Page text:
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    Police-Fire Reports
    Wednesday, December 07, 2022

    Trial of former utility officials delayed to Nov. 22 due to COVID-19 infection

    The criminal trial of five former utility officials in U.S. District Court in New Haven will be delayed until Nov. 22 after one of the defense attorneys contracted COVID-19, court docket records revealed.

    Trial proceedings for Wednesday were abruptly canceled Tuesday night after it was learned the person may have been exposed to COVID-19. Despite the Veterans Day federal holiday Thursday, Judge Jeffrey A. Meyer held a 23-minute telephone conference with prosecution and defense attorneys.

    In a written motion, defense attorneys requested a mistrial "due to the COVID infection of one of the defense counsel ("Counsel A"). This unfortunate development has created scheduling difficulties and larger health concerns that result in the 'manifest necessity' of a mistrial."

    U.S. attorneys prosecuting the case objected and proposed a continuance to Nov. 22, anticipating calling an additional eight witnesses during an expected two-day trial span. No trial sessions are planned for Thanksgiving Day or the next day, and U.S. attorneys stated the trial could run through about Dec. 3.

    Judge Meyer accepted the government's proposed schedule and said the delay did not warrant a mistrial. He rejected defense attorneys' argument that the jury could be prejudiced or blame the defendants for the delay.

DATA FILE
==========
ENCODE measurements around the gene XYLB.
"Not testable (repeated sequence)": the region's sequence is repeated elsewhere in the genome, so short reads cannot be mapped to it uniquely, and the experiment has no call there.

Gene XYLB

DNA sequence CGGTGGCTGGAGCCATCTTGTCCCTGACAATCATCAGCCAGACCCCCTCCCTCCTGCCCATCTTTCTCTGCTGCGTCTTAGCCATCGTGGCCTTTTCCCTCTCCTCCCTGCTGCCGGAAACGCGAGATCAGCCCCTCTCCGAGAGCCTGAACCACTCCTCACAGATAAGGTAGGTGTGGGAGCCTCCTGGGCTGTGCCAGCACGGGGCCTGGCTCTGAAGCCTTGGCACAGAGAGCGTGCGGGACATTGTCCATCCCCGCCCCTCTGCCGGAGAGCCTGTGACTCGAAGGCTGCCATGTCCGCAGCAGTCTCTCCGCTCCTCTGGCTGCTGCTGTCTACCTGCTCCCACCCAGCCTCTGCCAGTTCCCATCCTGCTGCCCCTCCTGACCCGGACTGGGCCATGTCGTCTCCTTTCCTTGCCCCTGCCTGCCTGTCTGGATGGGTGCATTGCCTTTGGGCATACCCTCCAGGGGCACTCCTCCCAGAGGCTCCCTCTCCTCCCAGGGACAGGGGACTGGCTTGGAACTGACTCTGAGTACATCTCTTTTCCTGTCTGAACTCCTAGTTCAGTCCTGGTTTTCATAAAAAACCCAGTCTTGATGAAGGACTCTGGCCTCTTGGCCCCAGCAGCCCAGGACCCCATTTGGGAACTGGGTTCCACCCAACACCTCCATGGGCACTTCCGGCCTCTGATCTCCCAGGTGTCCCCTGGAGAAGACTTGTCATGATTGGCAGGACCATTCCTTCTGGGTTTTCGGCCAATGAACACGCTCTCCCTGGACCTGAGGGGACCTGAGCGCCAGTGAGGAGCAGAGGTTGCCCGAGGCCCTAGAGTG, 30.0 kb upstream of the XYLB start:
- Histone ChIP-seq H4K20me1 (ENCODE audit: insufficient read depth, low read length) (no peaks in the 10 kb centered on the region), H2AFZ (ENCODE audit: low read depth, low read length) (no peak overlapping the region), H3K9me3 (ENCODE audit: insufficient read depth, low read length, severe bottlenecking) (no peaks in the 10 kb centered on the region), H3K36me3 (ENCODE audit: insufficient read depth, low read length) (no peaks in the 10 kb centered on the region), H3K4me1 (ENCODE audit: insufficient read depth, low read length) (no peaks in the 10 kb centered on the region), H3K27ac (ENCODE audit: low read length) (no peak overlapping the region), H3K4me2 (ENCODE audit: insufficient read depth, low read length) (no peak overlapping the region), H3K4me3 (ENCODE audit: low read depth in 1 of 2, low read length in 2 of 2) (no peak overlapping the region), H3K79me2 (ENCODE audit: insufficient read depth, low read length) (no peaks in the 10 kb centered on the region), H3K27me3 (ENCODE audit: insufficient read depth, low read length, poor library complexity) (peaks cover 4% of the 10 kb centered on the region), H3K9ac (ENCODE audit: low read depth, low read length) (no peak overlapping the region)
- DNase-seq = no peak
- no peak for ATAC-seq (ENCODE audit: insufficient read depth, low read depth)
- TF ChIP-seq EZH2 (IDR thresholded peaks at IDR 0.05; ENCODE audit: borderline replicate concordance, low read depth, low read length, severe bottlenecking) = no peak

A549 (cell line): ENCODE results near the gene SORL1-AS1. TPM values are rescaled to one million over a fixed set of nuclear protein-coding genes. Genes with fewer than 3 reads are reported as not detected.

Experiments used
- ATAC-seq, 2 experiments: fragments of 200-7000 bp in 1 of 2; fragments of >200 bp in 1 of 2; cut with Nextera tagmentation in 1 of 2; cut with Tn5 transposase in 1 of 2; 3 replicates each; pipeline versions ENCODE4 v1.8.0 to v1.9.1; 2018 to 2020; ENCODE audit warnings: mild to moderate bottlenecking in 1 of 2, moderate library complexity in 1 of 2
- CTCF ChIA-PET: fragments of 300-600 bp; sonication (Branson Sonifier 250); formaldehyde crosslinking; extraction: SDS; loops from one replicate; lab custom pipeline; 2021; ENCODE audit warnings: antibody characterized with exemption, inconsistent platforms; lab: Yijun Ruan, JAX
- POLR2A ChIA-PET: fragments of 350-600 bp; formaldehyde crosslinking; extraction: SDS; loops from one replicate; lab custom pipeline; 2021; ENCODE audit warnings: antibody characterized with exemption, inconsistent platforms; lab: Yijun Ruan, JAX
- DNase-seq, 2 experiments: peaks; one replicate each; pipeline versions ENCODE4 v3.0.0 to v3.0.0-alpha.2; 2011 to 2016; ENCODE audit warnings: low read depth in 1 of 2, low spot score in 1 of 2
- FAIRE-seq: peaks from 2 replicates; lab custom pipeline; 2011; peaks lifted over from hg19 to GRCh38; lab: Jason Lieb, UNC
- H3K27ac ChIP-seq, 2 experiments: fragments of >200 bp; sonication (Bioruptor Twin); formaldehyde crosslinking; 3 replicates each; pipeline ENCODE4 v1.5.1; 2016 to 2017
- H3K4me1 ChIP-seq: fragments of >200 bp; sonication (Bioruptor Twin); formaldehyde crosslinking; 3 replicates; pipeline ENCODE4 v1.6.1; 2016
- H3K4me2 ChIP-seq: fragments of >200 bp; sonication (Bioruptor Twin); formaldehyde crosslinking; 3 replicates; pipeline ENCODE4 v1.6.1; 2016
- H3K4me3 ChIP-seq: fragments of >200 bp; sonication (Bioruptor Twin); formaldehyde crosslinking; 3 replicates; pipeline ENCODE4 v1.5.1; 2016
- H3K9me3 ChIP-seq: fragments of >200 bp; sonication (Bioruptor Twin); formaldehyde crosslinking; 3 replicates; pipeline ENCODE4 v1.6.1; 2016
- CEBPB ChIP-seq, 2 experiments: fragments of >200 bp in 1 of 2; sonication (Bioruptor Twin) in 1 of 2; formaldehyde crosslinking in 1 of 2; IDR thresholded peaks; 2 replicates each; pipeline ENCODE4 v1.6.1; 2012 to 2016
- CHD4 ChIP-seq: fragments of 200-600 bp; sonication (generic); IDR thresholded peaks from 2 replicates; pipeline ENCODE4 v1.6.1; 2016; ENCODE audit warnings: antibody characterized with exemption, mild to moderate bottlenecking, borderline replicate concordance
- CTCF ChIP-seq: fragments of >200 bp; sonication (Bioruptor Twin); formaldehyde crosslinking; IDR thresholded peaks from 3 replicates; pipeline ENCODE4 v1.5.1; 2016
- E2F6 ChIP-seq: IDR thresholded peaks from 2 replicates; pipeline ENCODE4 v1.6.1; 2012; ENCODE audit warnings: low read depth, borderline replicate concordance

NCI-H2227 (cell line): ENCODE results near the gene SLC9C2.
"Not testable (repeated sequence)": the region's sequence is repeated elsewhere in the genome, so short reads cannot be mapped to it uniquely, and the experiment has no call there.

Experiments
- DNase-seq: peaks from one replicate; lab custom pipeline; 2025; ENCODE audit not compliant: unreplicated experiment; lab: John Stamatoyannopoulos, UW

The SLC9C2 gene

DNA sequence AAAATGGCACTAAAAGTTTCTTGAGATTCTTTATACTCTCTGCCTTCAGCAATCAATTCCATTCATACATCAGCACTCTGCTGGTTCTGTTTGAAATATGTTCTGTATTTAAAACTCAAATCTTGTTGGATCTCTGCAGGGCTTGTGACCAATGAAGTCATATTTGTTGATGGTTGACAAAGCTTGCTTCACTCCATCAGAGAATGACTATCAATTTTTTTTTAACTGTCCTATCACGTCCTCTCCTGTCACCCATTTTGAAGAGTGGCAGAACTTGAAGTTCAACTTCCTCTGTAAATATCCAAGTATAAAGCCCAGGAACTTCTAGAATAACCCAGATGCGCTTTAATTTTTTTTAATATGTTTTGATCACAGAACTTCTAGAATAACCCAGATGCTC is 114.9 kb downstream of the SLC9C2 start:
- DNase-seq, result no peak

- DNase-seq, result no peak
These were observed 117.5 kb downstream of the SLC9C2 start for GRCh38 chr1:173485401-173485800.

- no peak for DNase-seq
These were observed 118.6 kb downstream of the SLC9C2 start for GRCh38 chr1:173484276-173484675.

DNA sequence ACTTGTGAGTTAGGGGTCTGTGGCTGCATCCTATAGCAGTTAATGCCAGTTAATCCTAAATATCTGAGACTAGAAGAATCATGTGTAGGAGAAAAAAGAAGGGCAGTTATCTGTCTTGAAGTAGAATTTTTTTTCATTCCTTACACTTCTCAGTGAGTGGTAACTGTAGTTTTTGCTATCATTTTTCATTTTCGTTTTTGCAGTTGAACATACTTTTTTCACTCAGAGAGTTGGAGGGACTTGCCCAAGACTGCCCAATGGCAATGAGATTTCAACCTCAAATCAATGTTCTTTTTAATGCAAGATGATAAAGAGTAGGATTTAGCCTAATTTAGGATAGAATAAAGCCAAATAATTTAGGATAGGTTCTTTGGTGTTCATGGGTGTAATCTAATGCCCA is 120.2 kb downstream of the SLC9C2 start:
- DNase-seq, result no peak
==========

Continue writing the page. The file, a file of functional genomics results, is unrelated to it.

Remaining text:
"The trial of this case has been delayed for years now," Meyer wrote in the continuance order, "and the public interest strongly weighs in favor of best efforts to allow the trial to proceed if it is safely possible. It is so ordered."

    In the case, former Connecticut Municipal Electric Energy Cooperative CEO Drew Rankin, former CMEEC CFO Edward Pryor, former Norwich Public Utilities General Manager John Bilda and former CMEEC board members James Sullivan of Norwich and Edward DeMuzzio of Groton face felony charges of conspiracy and theft from a program that receives federal funds.

    The charges stem from annual trips to the Kentucky Derby that CMEEC arranged for dozens of top staff, board members, some family members, local political leaders, vendors and others from 2013 to 2016. Two other trips were to the Greenbrier luxury golf resort in West Virginia. Four of the defendants face four theft charges, while Sullivan faces three charges, as he resigned from his CMEEC and Norwich utility commission positions prior to the 2016 Kentucky Derby trip.

    CMEEC is owned by its member municipal utilities: Norwich Public Utilities, Groton Utilities, Bozrah Light & Power, Jewett City Department of Public Utilities, South Norwalk Electric and Water and Norwalk Third Taxing District. The defendants allegedly used money derived from CMEEC revenues that had been intended to be returned to the member municipalities as rate stabilization funds.

    The defendants argue that the money did not belong to the member municipal utilities, and that CMEEC by state statute was allowed to function as a corporation. The defendants contend the trips were corporate retreats designed to improve working relations among the various board members and succeeded in that goal by greatly improving cooperation among board members, which boosted the cooperative’s revenues.

    The five were indicted in November 2018. The in-person jury trial, which had been postponed twice during the COVID-19 pandemic, started Nov. 1, with court sessions held daily through Nov. 9. Most sessions lasted six or more hours, according to entries in the trial docket.


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